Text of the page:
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dc.contributor.authorMo, Fanen
dc.date.accessioned2020-02-06T09:01:34Z
dc.date.available2020-02-06T09:01:34Z
dc.date.issued2020-02-05
dc.identifier.othervt_gsexam:23853en
dc.identifier.urihttp://hdl.handle.net/10919/96730
dc.description.abstractAccessibility plays an important role in a number of scientific fields, and significant advances in measuring accessibility have been made over the past two decades. However, since the comprehensive review of accessibility measures conducted by Geurs and van Wee in 2004, no attempt has been made to update their study. In addition, the emergence of Automated Vehicles (AVs) is expected to dramatically impact accessibility. Therefore, based on the relevant assessment criteria proposed by Geurs and van Wee (2004) (i.e., theoretical basis, interpretability, operationalization, and usability), this research reviews: (1) progress made over the past two decades on measuring accessibility; and (2) how accessibility measures have incorporated the impacts of AVs. A total of 495 papers and books were identified through a search of Scopus, Web of Science, and EBSCOhost in May 2019. The results found that the existing accessibility measures have been further refined, and new measures have been created by leveraging more advanced behavior theories and/or models. In addition, the operationalization of almost all of the measures has become easier due to more readily available data and more advanced implementation tools. As a result of these changes, accessibility measures are becoming more usable and can more accurately assess social, economic, and environmental impacts. However, the interpretation of these measures is becoming more difficult due to the incorporation of more complicated theories and models. Interestingly, very few papers discussed AVs in the context of accessibility measures. Finally, as a result of this study, future research opportunities are identified.en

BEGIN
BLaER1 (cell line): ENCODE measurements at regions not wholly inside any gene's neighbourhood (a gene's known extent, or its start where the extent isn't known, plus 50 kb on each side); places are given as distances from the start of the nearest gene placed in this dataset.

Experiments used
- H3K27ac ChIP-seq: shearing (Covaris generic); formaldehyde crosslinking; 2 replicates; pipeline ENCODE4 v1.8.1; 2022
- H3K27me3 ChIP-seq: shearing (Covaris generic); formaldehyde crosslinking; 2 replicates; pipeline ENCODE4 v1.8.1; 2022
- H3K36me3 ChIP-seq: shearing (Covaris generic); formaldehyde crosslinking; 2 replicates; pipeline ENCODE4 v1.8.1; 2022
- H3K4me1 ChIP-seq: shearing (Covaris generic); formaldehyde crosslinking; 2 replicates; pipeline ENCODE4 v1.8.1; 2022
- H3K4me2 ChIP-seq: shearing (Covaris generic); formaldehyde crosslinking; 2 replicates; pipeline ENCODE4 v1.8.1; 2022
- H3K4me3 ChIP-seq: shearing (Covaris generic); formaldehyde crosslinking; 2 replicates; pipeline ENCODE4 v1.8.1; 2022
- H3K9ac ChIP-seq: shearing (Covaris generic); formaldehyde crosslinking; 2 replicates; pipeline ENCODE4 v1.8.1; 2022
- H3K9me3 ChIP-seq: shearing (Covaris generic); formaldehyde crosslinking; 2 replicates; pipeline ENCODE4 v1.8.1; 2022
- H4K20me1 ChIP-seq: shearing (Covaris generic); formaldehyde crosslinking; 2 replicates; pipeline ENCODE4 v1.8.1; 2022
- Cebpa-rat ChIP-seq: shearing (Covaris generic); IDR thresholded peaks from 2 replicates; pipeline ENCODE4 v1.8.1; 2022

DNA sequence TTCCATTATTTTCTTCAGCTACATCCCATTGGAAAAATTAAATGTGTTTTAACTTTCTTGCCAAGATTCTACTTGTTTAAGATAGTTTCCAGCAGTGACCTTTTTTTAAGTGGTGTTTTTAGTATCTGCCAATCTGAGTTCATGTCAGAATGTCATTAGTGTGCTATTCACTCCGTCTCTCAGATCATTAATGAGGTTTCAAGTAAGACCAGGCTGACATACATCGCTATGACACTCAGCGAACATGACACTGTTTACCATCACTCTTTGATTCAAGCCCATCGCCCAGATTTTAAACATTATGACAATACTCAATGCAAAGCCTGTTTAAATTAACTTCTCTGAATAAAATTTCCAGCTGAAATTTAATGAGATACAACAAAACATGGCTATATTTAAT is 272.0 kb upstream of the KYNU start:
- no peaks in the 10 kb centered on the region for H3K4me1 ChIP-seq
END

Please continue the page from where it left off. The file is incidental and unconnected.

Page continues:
dc.format.mediumETDen
dc.publisherVirginia Techen